I do not appreciate your tone in your comment to my post. I will remind you that this is not Facebook and I am not your friend so you can call me names. One can easily disagree without being out of line. However, the attitude you portray here says a lot of what a type of a person you are. You are condescending, trying to come off as Mr. Know-it-all, telling others how to go about living their life. You are nobody's keeper. Your nick name itself, trying to inspire "badness" says it all anyway.

In regard to your comments, they might be true in theory, but in practice they are not valid. It's hard to consider Mount Hood a "climb." Except the Old Chute where there are 30 yards of steep climb, made only difficult by ice, there is no technicality to this mountain. Helmet: no, I did not have one. Nor the other 15 hikers that were on the mountain that day. When you refer to the "unprepared" hikers I have again to admit that I don't know what you mean. I read a lot about Mount Hood and the accidents before the hike. It did not appear to me that people died or get into accidents due to lack of equipment. Most of them had the right equipment but they still slipped (as it was the 57 years old man who hiked a week after I did and ended up into the fumaroles) collapsed along with the cornices (as it was the priest from New Jersey who felt from the top a week before I hiked) or were not physically fit. Everybody was well equipt. Just not careful.

I very well knew how to handle myself and I was always aware of the dangers. The fact that I was always very much aware of what was going on it's the trip report itself.
Posted Jun 20, 2014 1:47 pm

BaddogRe: Re

Hasn't voted

Diesel: My initial response to your trip report was done almost in a state of shock after reading the report and my hasty choice of language may have started things off on the wrong foot. I apologize for that. I was reacting to someone blatantly disregarding well-meaning advice and offers of assistance from more experienced climbers in order to put his life on the line. If you had hurt yourself because you could not self-arrest on a steep slope or if you had wandered off in a whiteout and become lost in Zigzag Canyon, your actions would affect many more than just yourself. A search-and-rescue operation would involve many people you have never met and public agencies would be footing the bills.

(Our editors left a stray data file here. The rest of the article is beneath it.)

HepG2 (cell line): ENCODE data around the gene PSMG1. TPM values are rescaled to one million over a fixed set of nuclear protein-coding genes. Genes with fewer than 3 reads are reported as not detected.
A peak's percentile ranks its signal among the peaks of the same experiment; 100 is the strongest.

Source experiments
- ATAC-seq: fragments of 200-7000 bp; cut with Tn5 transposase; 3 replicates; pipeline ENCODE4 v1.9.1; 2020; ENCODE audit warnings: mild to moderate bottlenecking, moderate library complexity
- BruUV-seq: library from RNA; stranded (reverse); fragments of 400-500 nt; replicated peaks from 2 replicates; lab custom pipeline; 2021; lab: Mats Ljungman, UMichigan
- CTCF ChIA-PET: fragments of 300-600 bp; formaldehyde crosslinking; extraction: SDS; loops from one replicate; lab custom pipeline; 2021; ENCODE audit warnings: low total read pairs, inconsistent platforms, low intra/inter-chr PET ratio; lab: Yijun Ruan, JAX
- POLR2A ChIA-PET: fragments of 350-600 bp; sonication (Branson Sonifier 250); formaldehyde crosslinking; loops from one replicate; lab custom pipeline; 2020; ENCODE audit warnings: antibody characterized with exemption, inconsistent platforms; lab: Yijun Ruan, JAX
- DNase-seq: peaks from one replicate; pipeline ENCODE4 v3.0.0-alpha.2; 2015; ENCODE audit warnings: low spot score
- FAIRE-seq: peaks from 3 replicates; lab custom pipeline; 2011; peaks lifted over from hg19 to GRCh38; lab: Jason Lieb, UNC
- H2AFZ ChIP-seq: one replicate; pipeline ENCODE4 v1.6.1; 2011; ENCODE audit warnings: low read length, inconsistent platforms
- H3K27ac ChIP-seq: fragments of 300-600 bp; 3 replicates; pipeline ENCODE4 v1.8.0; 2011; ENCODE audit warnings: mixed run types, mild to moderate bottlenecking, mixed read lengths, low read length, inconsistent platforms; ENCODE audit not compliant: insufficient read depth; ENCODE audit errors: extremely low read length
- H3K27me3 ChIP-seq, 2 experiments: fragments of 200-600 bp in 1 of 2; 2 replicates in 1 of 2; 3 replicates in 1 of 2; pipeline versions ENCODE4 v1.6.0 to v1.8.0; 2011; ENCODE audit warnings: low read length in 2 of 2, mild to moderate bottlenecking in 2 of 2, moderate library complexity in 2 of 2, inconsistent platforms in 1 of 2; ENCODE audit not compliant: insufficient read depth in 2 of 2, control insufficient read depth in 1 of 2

As you noted, people have died on the mountain even though they were carrying the proper equipment. What you don't know is how many people are still alive because they were using a helmet, ice axe, or (real) crampons. I have personally seen lives saved by each of these (although since I have not posted any climbs on this website, I probably can't be trusted.) Mt. Hood, even by the easiest, south side route is a dangerous climb, regardless of your mistakenly labeling it as a "hike". You are correct in that the south side route is not particularly difficult, but that is only when things go well. Starting the climb in daylight and with limited equipment was stacking the odds against you.

To anyone considering climbing Mt. Hood by the standard south side, it should be clear from the responses to this trip report that climbing this mountain is not to be taken lightly. I recommend reading the post on this website describing the Mt. Hood's standard route. (Search for "south-side-hogsback/155408.") As the author states in that description, ice axe, crampons, and helmet are essential equipment. That's just the beginning: A map and compass should also be carried on this mountain as well as common sense and basic mountaineering skills like self-arrest and navigation.